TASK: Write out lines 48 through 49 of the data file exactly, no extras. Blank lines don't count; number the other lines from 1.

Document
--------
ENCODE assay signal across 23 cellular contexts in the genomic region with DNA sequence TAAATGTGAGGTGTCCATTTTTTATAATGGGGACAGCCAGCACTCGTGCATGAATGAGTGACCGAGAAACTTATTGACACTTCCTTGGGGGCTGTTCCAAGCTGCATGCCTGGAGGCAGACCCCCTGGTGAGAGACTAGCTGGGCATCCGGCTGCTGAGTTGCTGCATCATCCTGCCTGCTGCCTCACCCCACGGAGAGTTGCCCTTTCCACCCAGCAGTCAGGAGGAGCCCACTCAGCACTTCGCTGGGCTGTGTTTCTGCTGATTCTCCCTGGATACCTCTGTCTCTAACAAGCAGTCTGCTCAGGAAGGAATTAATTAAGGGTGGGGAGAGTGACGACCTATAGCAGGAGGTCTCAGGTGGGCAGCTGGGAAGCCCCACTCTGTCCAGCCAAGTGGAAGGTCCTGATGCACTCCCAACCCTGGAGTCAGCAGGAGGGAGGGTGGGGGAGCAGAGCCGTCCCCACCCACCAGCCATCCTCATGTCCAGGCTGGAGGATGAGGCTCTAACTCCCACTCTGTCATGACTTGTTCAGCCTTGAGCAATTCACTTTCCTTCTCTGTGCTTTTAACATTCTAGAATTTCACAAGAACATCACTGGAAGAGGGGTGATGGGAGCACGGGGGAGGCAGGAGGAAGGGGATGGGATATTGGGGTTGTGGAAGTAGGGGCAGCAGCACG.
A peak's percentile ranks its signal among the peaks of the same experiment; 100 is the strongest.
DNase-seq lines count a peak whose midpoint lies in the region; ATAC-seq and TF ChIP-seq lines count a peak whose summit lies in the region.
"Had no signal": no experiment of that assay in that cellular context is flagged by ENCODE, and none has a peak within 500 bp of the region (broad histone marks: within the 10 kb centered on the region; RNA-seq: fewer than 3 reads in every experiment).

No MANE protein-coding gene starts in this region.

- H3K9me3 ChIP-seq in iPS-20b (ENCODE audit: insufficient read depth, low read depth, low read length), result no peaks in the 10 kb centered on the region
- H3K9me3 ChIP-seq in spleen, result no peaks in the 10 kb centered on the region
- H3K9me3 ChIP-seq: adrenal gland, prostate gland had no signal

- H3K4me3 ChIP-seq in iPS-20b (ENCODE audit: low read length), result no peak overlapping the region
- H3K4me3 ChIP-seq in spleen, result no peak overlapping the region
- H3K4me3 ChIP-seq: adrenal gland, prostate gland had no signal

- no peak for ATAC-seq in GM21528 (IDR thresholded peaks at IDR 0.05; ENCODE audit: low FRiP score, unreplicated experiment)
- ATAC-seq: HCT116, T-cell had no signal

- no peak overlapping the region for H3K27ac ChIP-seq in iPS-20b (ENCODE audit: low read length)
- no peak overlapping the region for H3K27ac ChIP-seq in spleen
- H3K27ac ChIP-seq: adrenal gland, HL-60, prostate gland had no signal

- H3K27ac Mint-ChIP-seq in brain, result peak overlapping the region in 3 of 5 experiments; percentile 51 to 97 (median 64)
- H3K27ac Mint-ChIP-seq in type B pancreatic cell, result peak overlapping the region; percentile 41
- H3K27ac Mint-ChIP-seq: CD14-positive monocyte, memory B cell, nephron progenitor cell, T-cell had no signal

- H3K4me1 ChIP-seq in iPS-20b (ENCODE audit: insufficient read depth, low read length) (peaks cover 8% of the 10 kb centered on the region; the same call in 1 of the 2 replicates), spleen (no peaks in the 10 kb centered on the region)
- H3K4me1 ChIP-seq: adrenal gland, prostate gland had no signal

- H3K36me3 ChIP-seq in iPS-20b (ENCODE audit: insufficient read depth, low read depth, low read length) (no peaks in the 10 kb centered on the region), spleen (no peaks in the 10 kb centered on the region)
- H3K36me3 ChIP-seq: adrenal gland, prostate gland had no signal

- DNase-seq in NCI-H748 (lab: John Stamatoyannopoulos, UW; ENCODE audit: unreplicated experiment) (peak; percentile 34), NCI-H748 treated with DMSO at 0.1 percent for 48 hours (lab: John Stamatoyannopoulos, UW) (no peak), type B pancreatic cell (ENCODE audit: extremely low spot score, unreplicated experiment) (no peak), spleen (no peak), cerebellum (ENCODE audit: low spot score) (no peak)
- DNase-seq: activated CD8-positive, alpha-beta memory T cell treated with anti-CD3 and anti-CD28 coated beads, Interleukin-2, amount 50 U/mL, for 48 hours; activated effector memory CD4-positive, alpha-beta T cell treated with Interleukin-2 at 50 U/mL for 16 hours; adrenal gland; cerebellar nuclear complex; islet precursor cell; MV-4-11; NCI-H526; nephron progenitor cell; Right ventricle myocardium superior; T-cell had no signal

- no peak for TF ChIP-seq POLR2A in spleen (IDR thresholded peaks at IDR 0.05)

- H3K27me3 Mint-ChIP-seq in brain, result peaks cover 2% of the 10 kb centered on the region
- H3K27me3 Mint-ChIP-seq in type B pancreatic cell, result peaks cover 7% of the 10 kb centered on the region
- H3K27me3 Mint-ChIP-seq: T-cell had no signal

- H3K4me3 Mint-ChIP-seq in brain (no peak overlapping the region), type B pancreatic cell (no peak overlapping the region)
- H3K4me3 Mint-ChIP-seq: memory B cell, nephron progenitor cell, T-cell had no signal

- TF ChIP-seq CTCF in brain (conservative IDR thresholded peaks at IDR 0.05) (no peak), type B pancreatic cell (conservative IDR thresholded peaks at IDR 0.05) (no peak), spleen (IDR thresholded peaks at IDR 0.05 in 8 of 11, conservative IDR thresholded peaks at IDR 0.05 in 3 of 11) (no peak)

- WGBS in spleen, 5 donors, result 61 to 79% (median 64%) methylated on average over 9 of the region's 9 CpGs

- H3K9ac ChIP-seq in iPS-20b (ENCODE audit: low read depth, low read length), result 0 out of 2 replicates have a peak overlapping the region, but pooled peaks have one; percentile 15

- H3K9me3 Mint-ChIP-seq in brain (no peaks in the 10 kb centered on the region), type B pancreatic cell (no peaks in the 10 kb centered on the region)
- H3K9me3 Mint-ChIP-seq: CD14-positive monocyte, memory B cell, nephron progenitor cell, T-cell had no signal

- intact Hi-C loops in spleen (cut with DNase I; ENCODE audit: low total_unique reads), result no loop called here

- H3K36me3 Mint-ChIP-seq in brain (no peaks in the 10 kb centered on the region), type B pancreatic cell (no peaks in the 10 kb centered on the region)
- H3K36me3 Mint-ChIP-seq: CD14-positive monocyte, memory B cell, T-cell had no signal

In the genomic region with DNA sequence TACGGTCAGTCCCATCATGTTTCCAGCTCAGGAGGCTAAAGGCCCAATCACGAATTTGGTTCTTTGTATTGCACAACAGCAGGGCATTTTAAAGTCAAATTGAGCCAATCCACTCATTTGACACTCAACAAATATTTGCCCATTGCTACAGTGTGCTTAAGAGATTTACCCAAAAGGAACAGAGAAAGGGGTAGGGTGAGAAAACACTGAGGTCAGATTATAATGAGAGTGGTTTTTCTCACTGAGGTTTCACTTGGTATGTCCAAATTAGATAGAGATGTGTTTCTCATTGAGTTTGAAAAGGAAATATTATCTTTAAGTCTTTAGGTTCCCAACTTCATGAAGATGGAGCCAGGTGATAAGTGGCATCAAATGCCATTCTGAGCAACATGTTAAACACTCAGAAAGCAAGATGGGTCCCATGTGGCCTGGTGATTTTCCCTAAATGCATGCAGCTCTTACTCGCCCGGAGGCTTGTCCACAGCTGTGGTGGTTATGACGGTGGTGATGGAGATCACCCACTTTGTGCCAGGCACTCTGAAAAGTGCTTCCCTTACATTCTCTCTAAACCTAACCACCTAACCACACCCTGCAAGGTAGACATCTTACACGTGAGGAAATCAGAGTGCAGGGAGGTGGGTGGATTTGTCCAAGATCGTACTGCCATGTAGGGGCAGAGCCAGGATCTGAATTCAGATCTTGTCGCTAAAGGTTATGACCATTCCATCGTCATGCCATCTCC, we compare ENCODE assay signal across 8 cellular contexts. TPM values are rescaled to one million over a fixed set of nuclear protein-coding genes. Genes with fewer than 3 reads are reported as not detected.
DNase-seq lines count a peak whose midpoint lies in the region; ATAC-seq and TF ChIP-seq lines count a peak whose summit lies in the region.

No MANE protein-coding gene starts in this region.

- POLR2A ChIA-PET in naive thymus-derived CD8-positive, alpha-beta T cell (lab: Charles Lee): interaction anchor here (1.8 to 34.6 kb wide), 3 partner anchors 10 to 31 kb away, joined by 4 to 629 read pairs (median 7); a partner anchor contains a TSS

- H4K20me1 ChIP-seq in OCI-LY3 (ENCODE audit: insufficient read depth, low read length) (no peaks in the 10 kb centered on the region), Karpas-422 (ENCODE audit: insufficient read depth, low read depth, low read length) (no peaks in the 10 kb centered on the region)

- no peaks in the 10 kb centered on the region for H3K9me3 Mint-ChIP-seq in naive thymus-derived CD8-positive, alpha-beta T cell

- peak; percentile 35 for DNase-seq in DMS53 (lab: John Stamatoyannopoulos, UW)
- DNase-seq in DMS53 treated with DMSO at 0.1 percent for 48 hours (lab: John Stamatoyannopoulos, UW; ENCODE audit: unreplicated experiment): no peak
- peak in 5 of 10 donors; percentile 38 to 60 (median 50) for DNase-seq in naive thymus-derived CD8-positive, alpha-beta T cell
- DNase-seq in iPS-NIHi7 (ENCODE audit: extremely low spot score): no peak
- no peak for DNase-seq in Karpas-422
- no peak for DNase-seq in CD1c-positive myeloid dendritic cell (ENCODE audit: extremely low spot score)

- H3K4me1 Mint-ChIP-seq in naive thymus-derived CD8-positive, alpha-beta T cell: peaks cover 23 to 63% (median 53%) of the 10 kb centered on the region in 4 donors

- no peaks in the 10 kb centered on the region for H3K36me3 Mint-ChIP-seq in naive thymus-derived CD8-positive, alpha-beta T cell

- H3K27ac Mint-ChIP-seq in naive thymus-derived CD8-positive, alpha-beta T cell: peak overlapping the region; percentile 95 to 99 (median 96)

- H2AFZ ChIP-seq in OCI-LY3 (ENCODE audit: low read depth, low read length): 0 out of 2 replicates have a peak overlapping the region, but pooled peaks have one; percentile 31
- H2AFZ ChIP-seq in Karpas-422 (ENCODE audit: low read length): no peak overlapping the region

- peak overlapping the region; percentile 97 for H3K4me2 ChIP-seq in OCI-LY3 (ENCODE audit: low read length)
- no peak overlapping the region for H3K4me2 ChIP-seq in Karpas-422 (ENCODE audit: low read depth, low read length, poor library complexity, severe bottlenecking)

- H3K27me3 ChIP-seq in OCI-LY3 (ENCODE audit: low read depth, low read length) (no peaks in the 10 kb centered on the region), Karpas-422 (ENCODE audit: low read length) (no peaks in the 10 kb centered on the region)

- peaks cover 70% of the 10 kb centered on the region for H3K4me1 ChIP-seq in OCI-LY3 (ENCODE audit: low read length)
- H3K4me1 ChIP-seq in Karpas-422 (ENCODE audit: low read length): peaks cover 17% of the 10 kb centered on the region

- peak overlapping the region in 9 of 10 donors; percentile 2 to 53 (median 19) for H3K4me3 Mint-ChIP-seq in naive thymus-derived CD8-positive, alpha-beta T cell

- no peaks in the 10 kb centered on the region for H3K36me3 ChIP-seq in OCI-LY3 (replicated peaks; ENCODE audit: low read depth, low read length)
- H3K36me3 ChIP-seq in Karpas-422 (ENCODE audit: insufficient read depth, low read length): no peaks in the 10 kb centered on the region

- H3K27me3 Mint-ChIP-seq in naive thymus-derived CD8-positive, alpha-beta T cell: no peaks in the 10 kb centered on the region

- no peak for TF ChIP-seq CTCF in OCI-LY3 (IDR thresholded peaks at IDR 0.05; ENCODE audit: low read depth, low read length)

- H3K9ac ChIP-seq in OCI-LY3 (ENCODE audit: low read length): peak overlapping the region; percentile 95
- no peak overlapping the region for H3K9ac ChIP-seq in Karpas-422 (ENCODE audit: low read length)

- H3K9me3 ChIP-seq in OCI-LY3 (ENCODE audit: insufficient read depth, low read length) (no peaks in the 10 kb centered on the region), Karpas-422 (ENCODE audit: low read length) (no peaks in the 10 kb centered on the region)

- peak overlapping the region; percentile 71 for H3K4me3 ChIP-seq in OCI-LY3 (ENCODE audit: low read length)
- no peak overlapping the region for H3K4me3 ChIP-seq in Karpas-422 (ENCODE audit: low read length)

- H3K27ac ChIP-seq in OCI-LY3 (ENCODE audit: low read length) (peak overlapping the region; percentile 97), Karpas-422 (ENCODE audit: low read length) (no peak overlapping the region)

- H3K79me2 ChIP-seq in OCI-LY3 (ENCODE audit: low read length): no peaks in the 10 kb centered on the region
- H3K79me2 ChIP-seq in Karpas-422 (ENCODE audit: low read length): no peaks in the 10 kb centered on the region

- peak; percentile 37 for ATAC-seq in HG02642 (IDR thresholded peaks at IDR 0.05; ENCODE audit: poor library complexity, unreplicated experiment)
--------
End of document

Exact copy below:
- peak in 5 of 10 donors; percentile 38 to 60 (median 50) for DNase-seq in naive thymus-derived CD8-positive, alpha-beta T cell
- DNase-seq in iPS-NIHi7 (ENCODE audit: extremely low spot score): no peak